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BARBOURSVILLE — Deborah Smallridge says she noticed her grocery shopping receipts have gotten shorter, but the total cost has gone up.

“It’s not just at the grocery store,” Smallridge, of Ona, said while shopping at Tower FoodFair in Barboursville. “Prices are going up everywhere, at all the stores, the gas station and just about any place you go.”

Smallridge, 35, is married with two children and one on the way. She says she is spending double the amount for the same amount of groceries, goods and services than she did last year and the price increases have caused her to rethink the way she shops, as well as her shopping habits.

“Before I could just come to the grocery store and not worry about sales and coupons and all that stuff,” she said. “But now I am a big budget shopper. I try to get what’s cheapest. I am looking at the grocery ads in the newspaper and clipping coupons and doing anything I can to save money.”

Smallridge isn’t the only one noticing that prices are going up.

Philip Sims, 49, of Barboursville says he just doesn’t eat beef anymore.

“Have you seen the prices for a good steak?” he asked. “They are through the roof. I guess I will stick to frozen foods.”

According to Deloitte’s “Fresh vs. Frozen: The Future of Fresh in a Changing Competitive Landscape” report released in October, frozen food spending has risen dramatically during the pandemic because shoppers, like Sims, believe it is more cost-effective.

The study reports that frozen food sales went up 21% in 2020, and the trend is continuing into the end of this year.

“Fresh food can be significantly more expensive at baseline than its frozen equivalent,” the study states. It reported that nearly 6 in 10 customers believe frozen food prices are more stable than fresh produce.

Even foods such as milk and eggs, which are up 10% from the previous year, are not immune to increases in prices, according to United States Department of Agriculture (USDA) data. While a gallon of milk is averaging around $3 a gallon in Huntington, in some cities, such as Kansas City and Philadelphia, customers are paying upwards of $5.

Tim Forth, owner of Tower FoodFair in Barboursville, called it a “perfect storm” of pandemic-related issues that grocers and retailers continue to face. He said retailers across the country have reported item shortages, worker shortages and shipping delays, all of which impact the prices of the food on grocery shelves.

“This is pandemic-related, and there is no question about that,” Forth said. “We have labor issues and people are not working for various reasons. Then we are all feeling the effects of supply chain issues. We may have trouble getting a particular product in one day, then we will get that in, and then next week it’s something different. Every day is an adventure, to be honest with you.”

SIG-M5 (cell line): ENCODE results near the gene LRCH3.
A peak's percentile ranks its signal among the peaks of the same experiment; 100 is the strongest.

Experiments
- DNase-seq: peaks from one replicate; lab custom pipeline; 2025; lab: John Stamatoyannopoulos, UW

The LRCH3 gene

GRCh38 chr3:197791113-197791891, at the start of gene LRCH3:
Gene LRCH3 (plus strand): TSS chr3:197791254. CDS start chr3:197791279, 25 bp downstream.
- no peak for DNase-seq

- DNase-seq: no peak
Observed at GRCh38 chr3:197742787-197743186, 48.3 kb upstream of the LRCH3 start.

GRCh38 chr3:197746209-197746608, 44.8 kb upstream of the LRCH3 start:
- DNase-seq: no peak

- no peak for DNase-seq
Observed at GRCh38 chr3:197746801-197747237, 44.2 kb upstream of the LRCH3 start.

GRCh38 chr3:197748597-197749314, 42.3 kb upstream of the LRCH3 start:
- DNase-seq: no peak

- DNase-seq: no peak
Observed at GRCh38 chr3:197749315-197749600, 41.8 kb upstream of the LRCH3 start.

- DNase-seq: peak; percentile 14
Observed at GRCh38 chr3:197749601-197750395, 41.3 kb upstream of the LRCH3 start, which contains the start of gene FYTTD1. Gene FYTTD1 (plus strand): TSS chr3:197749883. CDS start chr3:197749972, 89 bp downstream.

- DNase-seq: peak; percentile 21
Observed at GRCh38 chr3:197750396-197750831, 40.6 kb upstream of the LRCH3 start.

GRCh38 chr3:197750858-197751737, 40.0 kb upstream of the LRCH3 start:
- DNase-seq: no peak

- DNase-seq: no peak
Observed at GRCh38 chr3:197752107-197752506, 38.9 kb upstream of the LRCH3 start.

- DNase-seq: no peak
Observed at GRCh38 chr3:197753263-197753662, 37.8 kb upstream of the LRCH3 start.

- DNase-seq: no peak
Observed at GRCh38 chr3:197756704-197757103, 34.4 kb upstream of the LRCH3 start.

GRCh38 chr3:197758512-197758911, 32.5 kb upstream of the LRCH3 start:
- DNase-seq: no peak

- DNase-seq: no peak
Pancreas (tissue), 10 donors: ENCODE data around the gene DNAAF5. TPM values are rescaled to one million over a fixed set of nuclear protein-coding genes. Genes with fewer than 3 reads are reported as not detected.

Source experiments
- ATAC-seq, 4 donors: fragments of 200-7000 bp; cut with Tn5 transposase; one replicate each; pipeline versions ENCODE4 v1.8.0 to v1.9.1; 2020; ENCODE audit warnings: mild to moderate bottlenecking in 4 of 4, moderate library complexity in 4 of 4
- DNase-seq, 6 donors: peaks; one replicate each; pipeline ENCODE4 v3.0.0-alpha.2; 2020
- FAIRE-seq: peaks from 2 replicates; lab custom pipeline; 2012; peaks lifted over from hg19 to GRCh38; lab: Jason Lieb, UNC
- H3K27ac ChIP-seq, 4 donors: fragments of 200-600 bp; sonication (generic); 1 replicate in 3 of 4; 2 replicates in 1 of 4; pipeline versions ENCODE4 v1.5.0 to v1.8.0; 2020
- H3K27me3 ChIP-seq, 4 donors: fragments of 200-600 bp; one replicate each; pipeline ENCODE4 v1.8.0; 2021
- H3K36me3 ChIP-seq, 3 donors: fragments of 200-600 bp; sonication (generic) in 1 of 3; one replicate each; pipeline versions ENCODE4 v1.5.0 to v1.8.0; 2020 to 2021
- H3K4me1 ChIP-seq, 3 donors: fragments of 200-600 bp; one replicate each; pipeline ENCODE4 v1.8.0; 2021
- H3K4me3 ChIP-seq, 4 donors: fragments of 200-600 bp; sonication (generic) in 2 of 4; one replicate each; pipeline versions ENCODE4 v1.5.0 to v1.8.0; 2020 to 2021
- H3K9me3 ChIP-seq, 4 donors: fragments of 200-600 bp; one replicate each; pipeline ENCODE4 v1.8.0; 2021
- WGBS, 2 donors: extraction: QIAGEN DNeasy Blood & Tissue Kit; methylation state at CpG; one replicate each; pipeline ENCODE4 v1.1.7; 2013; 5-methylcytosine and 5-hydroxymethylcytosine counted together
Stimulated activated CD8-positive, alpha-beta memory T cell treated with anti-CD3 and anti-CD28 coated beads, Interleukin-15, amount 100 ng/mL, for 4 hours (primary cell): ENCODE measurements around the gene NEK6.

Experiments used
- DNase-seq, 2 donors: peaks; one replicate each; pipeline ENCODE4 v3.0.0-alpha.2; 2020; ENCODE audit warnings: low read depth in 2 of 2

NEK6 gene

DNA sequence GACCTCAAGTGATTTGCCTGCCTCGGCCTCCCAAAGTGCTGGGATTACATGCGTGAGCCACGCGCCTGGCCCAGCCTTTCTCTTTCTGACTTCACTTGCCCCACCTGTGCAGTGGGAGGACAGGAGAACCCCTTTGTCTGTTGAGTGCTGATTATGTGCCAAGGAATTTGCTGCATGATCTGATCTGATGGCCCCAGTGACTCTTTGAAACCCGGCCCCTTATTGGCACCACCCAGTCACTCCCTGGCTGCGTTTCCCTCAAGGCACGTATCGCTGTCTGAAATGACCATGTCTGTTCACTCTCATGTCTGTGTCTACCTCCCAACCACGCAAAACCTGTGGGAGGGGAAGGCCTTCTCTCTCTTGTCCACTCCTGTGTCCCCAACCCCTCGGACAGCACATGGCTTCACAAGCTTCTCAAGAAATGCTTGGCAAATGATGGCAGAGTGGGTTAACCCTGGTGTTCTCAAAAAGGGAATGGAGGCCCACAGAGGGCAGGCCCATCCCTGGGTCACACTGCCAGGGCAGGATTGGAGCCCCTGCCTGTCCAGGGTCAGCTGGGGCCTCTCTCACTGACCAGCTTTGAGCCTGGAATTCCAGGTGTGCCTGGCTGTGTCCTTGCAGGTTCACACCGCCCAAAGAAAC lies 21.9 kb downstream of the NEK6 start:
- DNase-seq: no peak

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Forth says with the economy trying to come away from a lockdown and a pandemic that will not go away, the balance between supply and demand is not equal.

“We currently have this huge demand, and when you have supply chain issues with labor, transportation, plants not producing due to the pandemic and other unforeseen factors it creates this perfect storm for negative impacts on prices for almost everything,” he said. “Even the costs of items used for packaging meats has gone up, which means the prices go up.”

Forth says most customers comment on the increase in beef prices.

“There is plenty of beef, but we can’t get it from the processing plants,” Forth said. “Prior to the pandemic, those folks worked shoulder to shoulder. COVID protocols call for them to spread out, and you have less people on that line and it slows it down, so we can’t get enough processed because of less people doing it. That’s in addition to less people even wanting to work at these plants.”

Forth says he believes food prices are up 3% to 4% this year.

“We are doing everything we can here to keep the prices down,” he said.

Forth says his local warehouse in Huntington that allows him to try to “get ahead of the curve” in order to keep food on the shelves and costs as low as possible. He said when the pandemic first started his 17 FoodFair stores in the Tri-State region were some of the few grocery stores that had fully stocked shelves.

“It’s because we have a local distribution center here in town. It gives us a big advantage over these big guys that do not have a distribution center in West Virginia,” he said. “I can stock up at our local warehouse and have thing to the stores faster. Our suppliers have been great, plus, I like to think that my team just works a little harder. When the others run of out of stock on items, whether it is turkeys or whatever it is, this is where they come and we want to be ready for them.”

Forth has also added home delivery to stay competitive.

“This is a pilot program and in its infancy and we are trying to work the kinks out of it right now, but if you go to our website, foodfairmarkets.com, pick Tower FoodFair as your home store, then you can come here and pick it up or can choose to have it delivered to your home,” he said. “Hopefully that can save some folks some gas money and help their budgets a little bit.”

Whether it’s grocery prices or the cost of gasoline, most economists have said inflation is what is making it harder for folks to stay on budget, and almost everything in every store costs more this month than it did last month.

In September, inflation rose 5.4%, meaning your groceries cost more in September 2021, than they did the same time last year. That’s the highest rate increase in more than a decade.

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